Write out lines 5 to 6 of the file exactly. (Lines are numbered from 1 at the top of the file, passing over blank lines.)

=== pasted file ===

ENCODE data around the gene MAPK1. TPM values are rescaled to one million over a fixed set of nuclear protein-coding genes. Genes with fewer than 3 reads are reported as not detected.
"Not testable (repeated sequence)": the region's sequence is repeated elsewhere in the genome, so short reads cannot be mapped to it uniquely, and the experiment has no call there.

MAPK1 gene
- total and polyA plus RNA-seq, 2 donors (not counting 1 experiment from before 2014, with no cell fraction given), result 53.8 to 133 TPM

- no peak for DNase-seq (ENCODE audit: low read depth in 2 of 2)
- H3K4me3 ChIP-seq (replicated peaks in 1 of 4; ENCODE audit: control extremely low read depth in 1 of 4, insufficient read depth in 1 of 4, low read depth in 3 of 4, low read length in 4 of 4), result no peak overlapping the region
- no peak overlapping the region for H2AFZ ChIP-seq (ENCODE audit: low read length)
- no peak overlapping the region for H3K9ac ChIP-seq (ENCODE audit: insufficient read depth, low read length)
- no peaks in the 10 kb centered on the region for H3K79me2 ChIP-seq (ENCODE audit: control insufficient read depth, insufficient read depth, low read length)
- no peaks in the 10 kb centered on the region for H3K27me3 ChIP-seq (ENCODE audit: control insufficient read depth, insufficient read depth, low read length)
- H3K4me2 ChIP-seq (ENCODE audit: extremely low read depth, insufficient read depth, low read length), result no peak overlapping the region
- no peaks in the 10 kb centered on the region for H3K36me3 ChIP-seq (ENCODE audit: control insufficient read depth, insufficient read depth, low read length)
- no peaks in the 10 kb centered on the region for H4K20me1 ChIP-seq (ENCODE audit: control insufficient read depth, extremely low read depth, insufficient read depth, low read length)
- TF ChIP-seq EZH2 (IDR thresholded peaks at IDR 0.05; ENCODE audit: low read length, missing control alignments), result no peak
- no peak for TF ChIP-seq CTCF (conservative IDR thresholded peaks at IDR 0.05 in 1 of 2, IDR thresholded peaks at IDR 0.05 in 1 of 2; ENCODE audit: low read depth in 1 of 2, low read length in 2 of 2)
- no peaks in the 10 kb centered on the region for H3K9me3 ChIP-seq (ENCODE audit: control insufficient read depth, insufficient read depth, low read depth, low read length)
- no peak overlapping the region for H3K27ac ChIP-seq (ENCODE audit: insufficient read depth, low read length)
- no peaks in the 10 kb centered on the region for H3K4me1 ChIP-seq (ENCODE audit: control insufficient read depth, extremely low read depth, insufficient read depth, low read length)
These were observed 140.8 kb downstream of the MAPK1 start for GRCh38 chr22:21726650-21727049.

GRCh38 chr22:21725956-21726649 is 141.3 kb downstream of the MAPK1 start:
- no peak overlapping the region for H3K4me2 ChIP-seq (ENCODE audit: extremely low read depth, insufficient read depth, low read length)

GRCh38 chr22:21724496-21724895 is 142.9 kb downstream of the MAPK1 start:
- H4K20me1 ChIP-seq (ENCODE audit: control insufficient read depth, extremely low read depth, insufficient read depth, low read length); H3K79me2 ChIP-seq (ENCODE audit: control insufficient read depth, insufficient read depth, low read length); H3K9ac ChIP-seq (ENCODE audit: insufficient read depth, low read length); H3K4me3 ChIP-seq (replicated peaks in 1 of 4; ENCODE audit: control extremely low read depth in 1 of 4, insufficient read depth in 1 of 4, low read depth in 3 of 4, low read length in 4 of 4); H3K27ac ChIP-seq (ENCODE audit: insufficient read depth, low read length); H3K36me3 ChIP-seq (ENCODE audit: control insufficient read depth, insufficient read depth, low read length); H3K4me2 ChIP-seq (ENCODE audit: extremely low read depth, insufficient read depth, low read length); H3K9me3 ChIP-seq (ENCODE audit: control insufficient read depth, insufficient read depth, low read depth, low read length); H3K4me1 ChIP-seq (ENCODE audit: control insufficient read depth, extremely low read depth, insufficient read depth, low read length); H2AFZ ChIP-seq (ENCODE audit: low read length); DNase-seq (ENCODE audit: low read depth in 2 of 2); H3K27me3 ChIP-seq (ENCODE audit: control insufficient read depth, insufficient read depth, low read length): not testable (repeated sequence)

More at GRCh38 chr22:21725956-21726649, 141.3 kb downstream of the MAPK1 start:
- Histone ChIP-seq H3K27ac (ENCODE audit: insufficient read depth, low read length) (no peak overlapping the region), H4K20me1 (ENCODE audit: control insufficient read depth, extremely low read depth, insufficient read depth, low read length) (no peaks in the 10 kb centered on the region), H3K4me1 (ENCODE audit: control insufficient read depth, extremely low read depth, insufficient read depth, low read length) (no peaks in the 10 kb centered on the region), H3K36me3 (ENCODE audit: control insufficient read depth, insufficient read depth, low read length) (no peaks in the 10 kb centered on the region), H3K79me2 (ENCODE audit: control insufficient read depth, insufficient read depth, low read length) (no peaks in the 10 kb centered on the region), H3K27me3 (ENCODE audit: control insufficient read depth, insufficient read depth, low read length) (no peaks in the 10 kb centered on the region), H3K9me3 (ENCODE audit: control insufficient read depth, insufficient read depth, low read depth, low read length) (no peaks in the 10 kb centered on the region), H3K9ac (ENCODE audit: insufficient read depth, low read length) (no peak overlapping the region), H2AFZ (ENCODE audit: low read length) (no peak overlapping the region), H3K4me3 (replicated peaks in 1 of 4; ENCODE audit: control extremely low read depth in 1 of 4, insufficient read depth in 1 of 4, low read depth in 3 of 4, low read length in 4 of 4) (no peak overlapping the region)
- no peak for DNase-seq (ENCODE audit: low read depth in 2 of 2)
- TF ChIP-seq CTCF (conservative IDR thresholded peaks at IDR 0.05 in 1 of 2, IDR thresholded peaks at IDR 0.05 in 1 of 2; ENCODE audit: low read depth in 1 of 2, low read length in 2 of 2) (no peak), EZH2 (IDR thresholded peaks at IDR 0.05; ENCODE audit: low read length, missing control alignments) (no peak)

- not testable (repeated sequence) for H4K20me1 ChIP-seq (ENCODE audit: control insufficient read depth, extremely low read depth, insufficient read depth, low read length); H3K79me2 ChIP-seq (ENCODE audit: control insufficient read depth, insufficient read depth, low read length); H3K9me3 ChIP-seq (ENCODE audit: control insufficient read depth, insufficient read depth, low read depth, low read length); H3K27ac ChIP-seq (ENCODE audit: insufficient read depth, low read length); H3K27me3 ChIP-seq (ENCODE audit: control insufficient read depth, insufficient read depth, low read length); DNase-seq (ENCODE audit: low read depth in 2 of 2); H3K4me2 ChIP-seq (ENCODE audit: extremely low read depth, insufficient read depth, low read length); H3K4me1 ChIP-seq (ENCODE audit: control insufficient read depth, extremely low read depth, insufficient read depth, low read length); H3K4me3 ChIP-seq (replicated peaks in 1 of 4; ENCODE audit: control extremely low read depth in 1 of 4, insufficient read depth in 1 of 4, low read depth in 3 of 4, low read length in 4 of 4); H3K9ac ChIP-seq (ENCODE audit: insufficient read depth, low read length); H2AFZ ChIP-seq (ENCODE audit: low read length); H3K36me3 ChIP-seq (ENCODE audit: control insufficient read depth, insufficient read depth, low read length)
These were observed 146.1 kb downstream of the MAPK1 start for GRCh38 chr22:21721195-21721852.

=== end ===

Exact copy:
- no peak for DNase-seq (ENCODE audit: low read depth in 2 of 2)
- H3K4me3 ChIP-seq (replicated peaks in 1 of 4; ENCODE audit: control extremely low read depth in 1 of 4, insufficient read depth in 1 of 4, low read depth in 3 of 4, low read length in 4 of 4), result no peak overlapping the region